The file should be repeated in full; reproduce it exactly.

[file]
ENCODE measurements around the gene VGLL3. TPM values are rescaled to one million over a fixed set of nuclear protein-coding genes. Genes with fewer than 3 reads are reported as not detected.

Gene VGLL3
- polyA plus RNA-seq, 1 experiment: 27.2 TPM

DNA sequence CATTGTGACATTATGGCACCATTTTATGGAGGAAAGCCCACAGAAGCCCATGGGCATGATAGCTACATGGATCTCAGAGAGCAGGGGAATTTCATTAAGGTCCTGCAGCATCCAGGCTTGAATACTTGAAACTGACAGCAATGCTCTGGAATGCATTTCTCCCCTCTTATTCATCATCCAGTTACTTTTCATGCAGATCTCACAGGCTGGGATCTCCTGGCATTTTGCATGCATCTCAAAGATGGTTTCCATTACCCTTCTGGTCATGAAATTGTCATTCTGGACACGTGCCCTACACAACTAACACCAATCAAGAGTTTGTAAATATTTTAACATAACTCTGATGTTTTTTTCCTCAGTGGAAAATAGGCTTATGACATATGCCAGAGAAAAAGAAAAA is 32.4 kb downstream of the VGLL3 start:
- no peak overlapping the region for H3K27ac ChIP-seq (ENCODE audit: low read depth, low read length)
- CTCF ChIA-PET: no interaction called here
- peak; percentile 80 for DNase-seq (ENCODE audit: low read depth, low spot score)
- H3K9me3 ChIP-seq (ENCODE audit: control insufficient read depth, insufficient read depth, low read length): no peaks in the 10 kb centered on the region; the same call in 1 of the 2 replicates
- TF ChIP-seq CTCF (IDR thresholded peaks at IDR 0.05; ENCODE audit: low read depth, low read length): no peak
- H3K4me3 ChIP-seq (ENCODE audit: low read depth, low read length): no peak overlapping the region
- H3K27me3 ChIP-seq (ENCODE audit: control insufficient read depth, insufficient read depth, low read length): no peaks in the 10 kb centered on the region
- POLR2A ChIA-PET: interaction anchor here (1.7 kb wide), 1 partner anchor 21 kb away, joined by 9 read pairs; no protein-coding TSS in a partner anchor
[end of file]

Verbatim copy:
ENCODE measurements around the gene VGLL3. TPM values are rescaled to one million over a fixed set of nuclear protein-coding genes. Genes with fewer than 3 reads are reported as not detected.

Gene VGLL3
- polyA plus RNA-seq, 1 experiment: 27.2 TPM

DNA sequence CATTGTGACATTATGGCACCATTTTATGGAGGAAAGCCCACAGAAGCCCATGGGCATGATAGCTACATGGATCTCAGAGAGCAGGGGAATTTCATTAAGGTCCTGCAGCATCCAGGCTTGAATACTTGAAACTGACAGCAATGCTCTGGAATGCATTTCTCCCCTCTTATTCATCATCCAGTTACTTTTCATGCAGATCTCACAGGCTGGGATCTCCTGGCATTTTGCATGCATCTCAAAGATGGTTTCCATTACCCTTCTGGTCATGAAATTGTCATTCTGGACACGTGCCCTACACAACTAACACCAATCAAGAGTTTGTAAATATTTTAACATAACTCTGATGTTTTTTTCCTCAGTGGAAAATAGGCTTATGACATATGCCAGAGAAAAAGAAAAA is 32.4 kb downstream of the VGLL3 start:
- no peak overlapping the region for H3K27ac ChIP-seq (ENCODE audit: low read depth, low read length)
- CTCF ChIA-PET: no interaction called here
- peak; percentile 80 for DNase-seq (ENCODE audit: low read depth, low spot score)
- H3K9me3 ChIP-seq (ENCODE audit: control insufficient read depth, insufficient read depth, low read length): no peaks in the 10 kb centered on the region; the same call in 1 of the 2 replicates
- TF ChIP-seq CTCF (IDR thresholded peaks at IDR 0.05; ENCODE audit: low read depth, low read length): no peak
- H3K4me3 ChIP-seq (ENCODE audit: low read depth, low read length): no peak overlapping the region
- H3K27me3 ChIP-seq (ENCODE audit: control insufficient read depth, insufficient read depth, low read length): no peaks in the 10 kb centered on the region
- POLR2A ChIA-PET: interaction anchor here (1.7 kb wide), 1 partner anchor 21 kb away, joined by 9 read pairs; no protein-coding TSS in a partner anchor